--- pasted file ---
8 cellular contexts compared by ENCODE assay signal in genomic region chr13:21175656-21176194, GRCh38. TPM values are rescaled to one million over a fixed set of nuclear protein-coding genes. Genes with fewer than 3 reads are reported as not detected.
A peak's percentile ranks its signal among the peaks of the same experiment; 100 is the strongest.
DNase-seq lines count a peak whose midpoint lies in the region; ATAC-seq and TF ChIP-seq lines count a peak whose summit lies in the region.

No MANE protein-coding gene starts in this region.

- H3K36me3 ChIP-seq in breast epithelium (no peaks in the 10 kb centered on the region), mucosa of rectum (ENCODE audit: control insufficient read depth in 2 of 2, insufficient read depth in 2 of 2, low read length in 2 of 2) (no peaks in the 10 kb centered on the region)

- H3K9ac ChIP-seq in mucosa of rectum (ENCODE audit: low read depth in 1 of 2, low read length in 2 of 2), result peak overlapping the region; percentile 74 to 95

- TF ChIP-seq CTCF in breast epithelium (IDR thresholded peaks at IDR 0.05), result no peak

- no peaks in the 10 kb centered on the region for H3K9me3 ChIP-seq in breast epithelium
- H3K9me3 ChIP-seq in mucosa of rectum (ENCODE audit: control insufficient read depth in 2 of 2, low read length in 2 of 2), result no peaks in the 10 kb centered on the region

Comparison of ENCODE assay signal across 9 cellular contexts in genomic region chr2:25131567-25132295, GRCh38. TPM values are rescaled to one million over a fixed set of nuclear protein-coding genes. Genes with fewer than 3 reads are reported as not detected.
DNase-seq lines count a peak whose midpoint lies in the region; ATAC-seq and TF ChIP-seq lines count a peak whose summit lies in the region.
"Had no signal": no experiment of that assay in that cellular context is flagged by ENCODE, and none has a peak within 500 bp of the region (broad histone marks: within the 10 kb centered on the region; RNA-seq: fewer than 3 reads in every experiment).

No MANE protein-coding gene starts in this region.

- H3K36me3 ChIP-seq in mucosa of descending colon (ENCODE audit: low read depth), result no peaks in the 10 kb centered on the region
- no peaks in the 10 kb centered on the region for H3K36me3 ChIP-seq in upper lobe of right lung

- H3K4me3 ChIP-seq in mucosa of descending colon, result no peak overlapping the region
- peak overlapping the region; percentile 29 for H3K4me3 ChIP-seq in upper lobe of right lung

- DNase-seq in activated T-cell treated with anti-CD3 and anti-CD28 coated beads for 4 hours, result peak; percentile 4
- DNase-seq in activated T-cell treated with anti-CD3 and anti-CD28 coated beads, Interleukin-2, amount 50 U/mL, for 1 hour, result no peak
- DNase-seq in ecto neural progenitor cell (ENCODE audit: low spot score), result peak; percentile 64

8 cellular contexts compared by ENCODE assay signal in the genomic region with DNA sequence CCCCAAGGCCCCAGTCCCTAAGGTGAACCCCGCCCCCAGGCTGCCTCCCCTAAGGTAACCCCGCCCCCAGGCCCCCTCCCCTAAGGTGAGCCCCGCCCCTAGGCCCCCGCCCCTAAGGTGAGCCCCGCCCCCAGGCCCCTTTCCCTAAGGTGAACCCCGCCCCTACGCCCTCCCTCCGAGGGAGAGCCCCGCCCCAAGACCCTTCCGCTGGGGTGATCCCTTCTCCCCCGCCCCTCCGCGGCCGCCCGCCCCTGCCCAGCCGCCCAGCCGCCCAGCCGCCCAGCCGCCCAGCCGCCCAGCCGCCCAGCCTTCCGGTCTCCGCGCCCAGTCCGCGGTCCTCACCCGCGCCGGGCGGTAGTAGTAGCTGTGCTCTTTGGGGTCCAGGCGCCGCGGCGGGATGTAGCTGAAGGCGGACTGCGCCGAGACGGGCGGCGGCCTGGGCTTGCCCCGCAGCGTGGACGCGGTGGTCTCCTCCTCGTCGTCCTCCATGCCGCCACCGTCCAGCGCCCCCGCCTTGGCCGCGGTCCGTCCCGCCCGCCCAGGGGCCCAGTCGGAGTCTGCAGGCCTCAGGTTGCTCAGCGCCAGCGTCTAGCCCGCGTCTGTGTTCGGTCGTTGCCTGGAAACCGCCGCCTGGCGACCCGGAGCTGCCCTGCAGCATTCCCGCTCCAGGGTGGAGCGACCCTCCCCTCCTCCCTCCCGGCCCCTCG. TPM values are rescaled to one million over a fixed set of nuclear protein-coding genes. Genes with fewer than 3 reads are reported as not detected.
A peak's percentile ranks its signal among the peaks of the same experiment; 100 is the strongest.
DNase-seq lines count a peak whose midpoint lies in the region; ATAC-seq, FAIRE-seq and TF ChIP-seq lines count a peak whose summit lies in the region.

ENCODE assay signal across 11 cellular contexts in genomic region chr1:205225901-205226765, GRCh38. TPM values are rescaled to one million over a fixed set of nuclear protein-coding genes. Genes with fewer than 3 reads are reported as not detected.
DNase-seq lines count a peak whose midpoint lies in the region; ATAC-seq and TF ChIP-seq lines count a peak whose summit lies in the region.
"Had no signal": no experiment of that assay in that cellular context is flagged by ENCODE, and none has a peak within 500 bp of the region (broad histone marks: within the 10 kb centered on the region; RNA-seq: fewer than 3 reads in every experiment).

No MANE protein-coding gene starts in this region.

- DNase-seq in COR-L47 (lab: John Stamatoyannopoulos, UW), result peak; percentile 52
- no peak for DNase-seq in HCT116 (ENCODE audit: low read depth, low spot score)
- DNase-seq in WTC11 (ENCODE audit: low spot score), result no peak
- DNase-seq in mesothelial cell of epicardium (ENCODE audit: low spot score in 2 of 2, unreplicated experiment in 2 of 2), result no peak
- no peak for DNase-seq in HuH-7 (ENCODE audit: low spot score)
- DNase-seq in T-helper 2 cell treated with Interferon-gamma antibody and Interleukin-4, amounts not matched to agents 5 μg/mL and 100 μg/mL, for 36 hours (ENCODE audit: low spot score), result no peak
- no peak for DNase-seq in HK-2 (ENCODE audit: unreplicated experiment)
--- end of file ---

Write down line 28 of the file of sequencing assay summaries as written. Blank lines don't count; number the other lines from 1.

- DNase-seq in COR-L47 (lab: John Stamatoyannopoulos, UW), result peak; percentile 52